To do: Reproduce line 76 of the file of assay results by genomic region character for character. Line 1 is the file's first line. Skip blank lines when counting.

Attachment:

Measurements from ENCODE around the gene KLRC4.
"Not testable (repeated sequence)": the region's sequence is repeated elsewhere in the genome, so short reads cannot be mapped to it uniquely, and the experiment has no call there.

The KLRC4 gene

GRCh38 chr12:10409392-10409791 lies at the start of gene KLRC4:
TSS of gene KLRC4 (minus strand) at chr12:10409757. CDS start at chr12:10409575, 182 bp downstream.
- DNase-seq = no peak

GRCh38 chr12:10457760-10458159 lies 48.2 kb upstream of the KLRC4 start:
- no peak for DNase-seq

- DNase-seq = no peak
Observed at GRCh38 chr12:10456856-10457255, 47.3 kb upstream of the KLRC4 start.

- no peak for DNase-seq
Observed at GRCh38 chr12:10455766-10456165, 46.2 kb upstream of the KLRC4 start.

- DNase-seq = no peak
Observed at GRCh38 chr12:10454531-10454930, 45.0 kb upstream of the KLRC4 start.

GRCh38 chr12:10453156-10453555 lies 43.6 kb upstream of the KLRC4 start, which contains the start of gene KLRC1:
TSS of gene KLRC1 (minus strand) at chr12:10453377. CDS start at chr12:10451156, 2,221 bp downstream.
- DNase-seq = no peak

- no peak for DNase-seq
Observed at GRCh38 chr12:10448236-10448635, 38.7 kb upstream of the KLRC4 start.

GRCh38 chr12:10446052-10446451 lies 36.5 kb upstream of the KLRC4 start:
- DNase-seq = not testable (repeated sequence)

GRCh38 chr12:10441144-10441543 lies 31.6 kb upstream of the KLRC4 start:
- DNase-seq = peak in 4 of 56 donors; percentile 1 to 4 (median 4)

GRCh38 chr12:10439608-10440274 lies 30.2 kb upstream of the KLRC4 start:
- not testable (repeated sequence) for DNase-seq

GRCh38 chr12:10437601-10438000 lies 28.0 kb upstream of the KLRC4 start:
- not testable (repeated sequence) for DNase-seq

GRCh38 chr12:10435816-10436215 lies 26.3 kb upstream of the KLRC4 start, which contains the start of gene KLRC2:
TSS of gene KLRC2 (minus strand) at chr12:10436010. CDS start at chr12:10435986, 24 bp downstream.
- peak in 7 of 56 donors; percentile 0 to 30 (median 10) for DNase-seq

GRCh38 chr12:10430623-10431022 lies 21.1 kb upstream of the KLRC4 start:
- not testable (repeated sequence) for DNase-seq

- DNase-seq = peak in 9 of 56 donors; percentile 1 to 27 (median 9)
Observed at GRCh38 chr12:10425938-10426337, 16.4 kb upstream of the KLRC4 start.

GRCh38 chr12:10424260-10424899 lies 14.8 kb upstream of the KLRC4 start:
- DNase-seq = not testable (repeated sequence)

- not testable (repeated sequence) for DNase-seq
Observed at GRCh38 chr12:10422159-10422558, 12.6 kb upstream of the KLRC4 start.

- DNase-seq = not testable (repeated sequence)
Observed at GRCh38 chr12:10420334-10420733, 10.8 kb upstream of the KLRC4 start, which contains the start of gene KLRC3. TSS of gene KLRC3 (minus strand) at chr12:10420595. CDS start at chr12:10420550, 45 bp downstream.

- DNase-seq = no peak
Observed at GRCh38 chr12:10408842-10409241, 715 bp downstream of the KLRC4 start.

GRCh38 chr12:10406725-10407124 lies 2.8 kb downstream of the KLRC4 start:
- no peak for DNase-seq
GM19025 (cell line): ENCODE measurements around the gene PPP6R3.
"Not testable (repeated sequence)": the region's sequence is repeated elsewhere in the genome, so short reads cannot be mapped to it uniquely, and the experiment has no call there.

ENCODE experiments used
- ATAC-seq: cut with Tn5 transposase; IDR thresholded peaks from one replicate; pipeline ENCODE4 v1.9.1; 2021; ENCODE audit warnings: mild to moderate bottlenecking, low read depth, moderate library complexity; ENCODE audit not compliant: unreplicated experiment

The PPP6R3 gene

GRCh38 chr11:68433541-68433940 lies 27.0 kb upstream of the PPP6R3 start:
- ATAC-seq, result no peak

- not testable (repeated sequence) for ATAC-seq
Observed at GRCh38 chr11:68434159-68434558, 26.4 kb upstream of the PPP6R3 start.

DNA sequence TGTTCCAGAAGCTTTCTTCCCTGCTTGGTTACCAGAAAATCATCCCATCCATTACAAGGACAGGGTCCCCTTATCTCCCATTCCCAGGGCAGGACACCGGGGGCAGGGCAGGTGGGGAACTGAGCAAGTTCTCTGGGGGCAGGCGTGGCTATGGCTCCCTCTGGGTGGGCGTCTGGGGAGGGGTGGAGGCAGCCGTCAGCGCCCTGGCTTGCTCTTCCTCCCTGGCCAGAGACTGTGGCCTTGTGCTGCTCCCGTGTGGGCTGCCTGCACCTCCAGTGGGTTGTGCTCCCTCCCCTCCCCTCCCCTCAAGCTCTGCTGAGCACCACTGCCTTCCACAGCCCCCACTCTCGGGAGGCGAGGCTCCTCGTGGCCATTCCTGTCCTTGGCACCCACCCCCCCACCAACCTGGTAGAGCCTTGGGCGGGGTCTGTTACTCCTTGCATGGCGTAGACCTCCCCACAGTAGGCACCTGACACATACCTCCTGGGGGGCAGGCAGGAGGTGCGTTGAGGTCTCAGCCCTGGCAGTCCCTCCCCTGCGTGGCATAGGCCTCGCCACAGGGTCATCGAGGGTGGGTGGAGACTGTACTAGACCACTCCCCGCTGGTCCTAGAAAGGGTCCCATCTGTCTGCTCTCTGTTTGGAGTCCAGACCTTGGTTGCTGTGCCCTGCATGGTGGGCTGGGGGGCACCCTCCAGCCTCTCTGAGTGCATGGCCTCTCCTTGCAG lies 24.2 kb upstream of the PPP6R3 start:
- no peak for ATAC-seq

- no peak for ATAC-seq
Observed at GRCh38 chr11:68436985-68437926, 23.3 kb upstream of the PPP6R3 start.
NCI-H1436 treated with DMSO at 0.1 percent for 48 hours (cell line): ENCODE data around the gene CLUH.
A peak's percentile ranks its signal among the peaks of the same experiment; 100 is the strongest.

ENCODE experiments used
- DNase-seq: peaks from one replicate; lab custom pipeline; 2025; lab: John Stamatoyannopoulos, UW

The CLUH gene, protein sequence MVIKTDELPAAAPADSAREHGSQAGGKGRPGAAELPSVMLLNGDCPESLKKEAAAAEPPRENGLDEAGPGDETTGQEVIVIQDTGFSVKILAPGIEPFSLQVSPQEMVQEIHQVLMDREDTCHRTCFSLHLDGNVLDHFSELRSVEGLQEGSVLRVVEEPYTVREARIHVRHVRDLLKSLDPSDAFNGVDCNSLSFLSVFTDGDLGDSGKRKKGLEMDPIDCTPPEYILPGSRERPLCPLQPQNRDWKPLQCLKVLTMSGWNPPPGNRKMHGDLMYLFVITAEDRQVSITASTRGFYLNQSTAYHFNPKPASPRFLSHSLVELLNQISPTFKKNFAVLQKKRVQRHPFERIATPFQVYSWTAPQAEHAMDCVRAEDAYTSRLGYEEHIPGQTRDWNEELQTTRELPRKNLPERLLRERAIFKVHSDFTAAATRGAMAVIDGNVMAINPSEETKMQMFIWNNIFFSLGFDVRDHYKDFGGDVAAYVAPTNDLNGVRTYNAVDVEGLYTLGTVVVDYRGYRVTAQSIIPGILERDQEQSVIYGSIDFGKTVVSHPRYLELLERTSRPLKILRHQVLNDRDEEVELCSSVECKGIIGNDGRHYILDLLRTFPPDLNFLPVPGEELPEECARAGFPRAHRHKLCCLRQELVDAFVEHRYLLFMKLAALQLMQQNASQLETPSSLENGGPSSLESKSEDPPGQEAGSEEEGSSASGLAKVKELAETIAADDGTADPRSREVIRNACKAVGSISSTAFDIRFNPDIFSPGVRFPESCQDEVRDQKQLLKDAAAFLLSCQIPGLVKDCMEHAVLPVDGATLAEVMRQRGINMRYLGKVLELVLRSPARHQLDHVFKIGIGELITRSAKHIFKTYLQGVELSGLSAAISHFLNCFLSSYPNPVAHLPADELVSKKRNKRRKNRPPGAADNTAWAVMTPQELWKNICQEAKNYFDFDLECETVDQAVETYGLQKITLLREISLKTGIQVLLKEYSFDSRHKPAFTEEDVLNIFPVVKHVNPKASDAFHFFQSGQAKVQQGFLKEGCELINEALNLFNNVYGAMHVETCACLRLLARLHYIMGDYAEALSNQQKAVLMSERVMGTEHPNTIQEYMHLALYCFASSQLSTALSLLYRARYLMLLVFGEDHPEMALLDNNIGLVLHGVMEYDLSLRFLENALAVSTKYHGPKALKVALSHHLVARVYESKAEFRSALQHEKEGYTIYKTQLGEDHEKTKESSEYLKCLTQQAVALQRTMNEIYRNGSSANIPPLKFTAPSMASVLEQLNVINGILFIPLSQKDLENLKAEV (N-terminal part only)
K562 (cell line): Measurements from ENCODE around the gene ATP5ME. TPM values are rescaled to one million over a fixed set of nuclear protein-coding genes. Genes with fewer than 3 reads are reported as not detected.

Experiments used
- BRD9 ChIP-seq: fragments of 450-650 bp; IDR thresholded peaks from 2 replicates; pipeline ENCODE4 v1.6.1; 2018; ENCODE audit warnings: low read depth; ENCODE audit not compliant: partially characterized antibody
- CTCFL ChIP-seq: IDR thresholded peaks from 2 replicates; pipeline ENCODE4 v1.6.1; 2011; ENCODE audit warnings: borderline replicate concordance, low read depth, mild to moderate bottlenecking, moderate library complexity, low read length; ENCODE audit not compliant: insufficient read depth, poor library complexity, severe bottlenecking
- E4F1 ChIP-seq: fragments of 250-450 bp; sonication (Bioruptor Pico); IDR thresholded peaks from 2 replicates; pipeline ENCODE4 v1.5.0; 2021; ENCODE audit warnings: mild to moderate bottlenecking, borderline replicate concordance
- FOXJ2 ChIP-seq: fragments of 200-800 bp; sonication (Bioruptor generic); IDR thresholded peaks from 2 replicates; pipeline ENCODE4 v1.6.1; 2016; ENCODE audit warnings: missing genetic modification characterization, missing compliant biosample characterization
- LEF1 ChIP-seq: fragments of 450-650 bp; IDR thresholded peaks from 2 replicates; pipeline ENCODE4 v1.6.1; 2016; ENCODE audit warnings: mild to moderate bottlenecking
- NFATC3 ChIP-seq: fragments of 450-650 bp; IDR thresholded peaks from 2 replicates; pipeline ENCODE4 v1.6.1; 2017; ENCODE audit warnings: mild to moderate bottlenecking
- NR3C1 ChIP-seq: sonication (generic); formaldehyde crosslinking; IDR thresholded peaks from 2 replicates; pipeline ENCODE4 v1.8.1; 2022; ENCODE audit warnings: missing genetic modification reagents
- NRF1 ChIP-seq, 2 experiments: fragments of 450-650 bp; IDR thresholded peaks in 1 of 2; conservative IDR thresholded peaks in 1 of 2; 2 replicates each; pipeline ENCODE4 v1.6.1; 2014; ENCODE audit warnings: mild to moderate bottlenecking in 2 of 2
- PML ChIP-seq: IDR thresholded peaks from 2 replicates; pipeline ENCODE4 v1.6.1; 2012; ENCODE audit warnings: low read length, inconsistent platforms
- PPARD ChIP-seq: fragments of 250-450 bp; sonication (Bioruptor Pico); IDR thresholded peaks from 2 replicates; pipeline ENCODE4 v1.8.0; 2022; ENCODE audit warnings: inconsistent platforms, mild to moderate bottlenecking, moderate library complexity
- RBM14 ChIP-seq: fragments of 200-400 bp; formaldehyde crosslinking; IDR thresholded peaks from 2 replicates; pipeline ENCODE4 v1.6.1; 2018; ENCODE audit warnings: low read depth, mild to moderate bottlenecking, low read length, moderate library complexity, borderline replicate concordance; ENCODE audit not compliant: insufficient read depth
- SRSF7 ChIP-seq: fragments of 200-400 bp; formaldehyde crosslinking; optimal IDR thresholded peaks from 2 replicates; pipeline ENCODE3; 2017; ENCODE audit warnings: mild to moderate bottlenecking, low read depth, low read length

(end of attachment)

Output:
- SRSF7 ChIP-seq: fragments of 200-400 bp; formaldehyde crosslinking; optimal IDR thresholded peaks from 2 replicates; pipeline ENCODE3; 2017; ENCODE audit warnings: mild to moderate bottlenecking, low read depth, low read length